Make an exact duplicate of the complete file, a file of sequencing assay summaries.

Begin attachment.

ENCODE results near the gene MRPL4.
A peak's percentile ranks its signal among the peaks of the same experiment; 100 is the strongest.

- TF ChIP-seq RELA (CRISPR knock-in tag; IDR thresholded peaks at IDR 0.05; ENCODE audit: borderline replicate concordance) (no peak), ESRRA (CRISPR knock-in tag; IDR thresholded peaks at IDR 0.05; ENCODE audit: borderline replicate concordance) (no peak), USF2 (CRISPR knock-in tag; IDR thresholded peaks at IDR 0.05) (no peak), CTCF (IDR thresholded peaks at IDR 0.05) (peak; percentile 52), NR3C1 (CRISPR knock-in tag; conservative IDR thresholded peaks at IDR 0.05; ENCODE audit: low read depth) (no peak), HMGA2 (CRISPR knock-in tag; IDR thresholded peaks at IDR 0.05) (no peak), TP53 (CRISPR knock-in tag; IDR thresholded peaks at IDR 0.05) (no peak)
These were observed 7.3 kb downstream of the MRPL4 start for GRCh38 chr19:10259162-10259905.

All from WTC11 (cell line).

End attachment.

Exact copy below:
ENCODE results near the gene MRPL4.
A peak's percentile ranks its signal among the peaks of the same experiment; 100 is the strongest.

- TF ChIP-seq RELA (CRISPR knock-in tag; IDR thresholded peaks at IDR 0.05; ENCODE audit: borderline replicate concordance) (no peak), ESRRA (CRISPR knock-in tag; IDR thresholded peaks at IDR 0.05; ENCODE audit: borderline replicate concordance) (no peak), USF2 (CRISPR knock-in tag; IDR thresholded peaks at IDR 0.05) (no peak), CTCF (IDR thresholded peaks at IDR 0.05) (peak; percentile 52), NR3C1 (CRISPR knock-in tag; conservative IDR thresholded peaks at IDR 0.05; ENCODE audit: low read depth) (no peak), HMGA2 (CRISPR knock-in tag; IDR thresholded peaks at IDR 0.05) (no peak), TP53 (CRISPR knock-in tag; IDR thresholded peaks at IDR 0.05) (no peak)
These were observed 7.3 kb downstream of the MRPL4 start for GRCh38 chr19:10259162-10259905.

All from WTC11 (cell line).